Conducts research and collects data on the global history of labour, workers, and labour relations

Unifying French Socialists

8 December 1899
BG A33/388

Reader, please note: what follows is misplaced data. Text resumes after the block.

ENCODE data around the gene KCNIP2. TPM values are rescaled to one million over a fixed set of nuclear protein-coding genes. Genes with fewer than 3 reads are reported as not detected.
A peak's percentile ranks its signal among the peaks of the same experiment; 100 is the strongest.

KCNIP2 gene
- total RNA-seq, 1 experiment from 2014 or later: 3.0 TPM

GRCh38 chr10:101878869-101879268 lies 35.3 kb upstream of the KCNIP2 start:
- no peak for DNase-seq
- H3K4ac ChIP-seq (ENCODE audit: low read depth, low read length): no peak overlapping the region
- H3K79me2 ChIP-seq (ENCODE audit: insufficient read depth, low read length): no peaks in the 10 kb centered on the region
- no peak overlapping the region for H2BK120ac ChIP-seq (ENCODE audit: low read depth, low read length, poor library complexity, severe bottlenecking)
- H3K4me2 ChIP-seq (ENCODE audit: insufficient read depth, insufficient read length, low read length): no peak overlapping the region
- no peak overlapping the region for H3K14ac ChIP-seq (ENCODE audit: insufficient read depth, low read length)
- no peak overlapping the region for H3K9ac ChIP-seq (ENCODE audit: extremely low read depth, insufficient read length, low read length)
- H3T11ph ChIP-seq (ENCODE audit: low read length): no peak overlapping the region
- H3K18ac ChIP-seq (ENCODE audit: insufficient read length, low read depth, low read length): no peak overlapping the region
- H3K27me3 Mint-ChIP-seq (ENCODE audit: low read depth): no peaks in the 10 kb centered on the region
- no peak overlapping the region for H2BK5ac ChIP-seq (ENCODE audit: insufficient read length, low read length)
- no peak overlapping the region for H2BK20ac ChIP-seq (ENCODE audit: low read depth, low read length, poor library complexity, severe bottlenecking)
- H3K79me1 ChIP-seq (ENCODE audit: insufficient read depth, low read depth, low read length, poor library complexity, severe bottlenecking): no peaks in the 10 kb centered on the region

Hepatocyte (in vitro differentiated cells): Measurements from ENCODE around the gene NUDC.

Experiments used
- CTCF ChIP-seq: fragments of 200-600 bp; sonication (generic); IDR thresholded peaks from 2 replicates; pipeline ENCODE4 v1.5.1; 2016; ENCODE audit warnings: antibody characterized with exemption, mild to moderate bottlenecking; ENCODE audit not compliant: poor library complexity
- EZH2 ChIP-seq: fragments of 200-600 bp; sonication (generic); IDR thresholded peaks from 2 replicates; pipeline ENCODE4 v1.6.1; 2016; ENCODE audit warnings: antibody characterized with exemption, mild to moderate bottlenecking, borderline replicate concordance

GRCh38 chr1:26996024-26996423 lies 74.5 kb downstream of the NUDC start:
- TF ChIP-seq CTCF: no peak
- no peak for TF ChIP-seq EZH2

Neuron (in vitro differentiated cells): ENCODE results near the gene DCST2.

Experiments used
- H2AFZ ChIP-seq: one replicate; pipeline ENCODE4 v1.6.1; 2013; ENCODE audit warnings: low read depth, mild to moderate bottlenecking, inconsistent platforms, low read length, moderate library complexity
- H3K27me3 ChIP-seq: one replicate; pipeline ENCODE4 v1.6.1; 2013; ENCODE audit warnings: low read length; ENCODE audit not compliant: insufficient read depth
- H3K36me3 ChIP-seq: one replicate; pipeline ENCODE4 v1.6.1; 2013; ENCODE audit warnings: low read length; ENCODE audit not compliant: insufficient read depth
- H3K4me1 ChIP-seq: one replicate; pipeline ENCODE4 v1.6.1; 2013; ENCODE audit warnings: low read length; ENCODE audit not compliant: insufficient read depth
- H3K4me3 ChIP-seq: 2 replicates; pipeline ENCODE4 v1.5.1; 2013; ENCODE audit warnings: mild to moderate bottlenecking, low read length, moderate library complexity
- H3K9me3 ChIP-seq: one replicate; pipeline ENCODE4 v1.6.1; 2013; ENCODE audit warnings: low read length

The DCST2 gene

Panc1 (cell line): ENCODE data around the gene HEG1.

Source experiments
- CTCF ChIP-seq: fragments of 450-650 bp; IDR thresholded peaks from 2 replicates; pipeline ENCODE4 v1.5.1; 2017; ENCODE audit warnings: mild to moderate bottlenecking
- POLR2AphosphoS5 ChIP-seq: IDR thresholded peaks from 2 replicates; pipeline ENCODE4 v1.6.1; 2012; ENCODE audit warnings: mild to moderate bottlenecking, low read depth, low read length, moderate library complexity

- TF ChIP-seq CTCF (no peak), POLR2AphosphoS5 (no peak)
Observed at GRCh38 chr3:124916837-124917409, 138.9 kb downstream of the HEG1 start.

The Dreyfus affair had divided the French socialists on their attitude towards the (bourgeois) republican government. The 1899 socialist conference in Salle Japy in Paris, for the first time brought together all socialist factions. On the last day, 8 December, they finally agreed on a general committee for one united party. The agreement did not hold out very long. The conflict escalated as Alexandre Millerand became the first socialist to enter in a bourgeois government. The next conference in 1902 still saw the creation of two parties: the Parti Socialiste Français (around Jean Jaurès) and the Parti Socialiste de France (around Jules Guesde).